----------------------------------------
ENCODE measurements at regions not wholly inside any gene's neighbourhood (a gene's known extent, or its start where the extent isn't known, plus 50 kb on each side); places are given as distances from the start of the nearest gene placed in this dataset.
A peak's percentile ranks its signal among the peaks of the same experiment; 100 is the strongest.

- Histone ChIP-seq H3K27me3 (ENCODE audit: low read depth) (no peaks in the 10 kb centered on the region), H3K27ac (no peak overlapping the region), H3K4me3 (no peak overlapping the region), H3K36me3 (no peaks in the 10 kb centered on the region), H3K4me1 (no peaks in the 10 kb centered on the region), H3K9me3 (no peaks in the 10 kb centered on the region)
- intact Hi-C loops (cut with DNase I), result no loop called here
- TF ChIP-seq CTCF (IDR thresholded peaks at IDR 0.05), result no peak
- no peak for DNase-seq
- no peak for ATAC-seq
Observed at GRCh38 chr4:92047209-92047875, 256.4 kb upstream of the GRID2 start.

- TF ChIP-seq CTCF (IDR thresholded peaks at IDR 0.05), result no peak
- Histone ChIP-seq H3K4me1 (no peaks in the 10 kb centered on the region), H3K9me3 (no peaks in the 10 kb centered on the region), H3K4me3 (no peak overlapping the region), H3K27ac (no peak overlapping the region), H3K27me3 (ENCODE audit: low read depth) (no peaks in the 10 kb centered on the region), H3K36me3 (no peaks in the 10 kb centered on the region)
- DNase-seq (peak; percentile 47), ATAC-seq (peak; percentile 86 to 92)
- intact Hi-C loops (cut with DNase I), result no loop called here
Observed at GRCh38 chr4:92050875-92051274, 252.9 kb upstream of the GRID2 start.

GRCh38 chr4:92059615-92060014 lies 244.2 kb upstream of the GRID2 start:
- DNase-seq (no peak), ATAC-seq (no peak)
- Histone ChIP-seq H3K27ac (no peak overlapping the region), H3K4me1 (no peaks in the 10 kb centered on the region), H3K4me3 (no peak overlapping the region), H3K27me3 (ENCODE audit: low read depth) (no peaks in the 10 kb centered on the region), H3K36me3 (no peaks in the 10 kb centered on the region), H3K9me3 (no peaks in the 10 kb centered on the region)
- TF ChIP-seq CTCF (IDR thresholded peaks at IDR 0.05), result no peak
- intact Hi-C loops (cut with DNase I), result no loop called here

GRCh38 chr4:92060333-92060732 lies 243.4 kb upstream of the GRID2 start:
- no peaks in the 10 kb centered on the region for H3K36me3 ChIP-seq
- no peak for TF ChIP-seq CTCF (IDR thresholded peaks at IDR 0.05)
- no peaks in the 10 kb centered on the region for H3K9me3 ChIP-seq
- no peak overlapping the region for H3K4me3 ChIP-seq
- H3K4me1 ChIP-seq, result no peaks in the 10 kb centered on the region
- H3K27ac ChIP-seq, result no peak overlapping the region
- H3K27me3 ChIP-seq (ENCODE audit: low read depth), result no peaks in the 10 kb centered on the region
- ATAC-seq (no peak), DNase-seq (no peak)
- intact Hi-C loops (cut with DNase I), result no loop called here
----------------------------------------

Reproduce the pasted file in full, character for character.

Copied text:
ENCODE measurements at regions not wholly inside any gene's neighbourhood (a gene's known extent, or its start where the extent isn't known, plus 50 kb on each side); places are given as distances from the start of the nearest gene placed in this dataset.
A peak's percentile ranks its signal among the peaks of the same experiment; 100 is the strongest.

- Histone ChIP-seq H3K27me3 (ENCODE audit: low read depth) (no peaks in the 10 kb centered on the region), H3K27ac (no peak overlapping the region), H3K4me3 (no peak overlapping the region), H3K36me3 (no peaks in the 10 kb centered on the region), H3K4me1 (no peaks in the 10 kb centered on the region), H3K9me3 (no peaks in the 10 kb centered on the region)
- intact Hi-C loops (cut with DNase I), result no loop called here
- TF ChIP-seq CTCF (IDR thresholded peaks at IDR 0.05), result no peak
- no peak for DNase-seq
- no peak for ATAC-seq
Observed at GRCh38 chr4:92047209-92047875, 256.4 kb upstream of the GRID2 start.

- TF ChIP-seq CTCF (IDR thresholded peaks at IDR 0.05), result no peak
- Histone ChIP-seq H3K4me1 (no peaks in the 10 kb centered on the region), H3K9me3 (no peaks in the 10 kb centered on the region), H3K4me3 (no peak overlapping the region), H3K27ac (no peak overlapping the region), H3K27me3 (ENCODE audit: low read depth) (no peaks in the 10 kb centered on the region), H3K36me3 (no peaks in the 10 kb centered on the region)
- DNase-seq (peak; percentile 47), ATAC-seq (peak; percentile 86 to 92)
- intact Hi-C loops (cut with DNase I), result no loop called here
Observed at GRCh38 chr4:92050875-92051274, 252.9 kb upstream of the GRID2 start.

GRCh38 chr4:92059615-92060014 lies 244.2 kb upstream of the GRID2 start:
- DNase-seq (no peak), ATAC-seq (no peak)
- Histone ChIP-seq H3K27ac (no peak overlapping the region), H3K4me1 (no peaks in the 10 kb centered on the region), H3K4me3 (no peak overlapping the region), H3K27me3 (ENCODE audit: low read depth) (no peaks in the 10 kb centered on the region), H3K36me3 (no peaks in the 10 kb centered on the region), H3K9me3 (no peaks in the 10 kb centered on the region)
- TF ChIP-seq CTCF (IDR thresholded peaks at IDR 0.05), result no peak
- intact Hi-C loops (cut with DNase I), result no loop called here

GRCh38 chr4:92060333-92060732 lies 243.4 kb upstream of the GRID2 start:
- no peaks in the 10 kb centered on the region for H3K36me3 ChIP-seq
- no peak for TF ChIP-seq CTCF (IDR thresholded peaks at IDR 0.05)
- no peaks in the 10 kb centered on the region for H3K9me3 ChIP-seq
- no peak overlapping the region for H3K4me3 ChIP-seq
- H3K4me1 ChIP-seq, result no peaks in the 10 kb centered on the region
- H3K27ac ChIP-seq, result no peak overlapping the region
- H3K27me3 ChIP-seq (ENCODE audit: low read depth), result no peaks in the 10 kb centered on the region
- ATAC-seq (no peak), DNase-seq (no peak)
- intact Hi-C loops (cut with DNase I), result no loop called here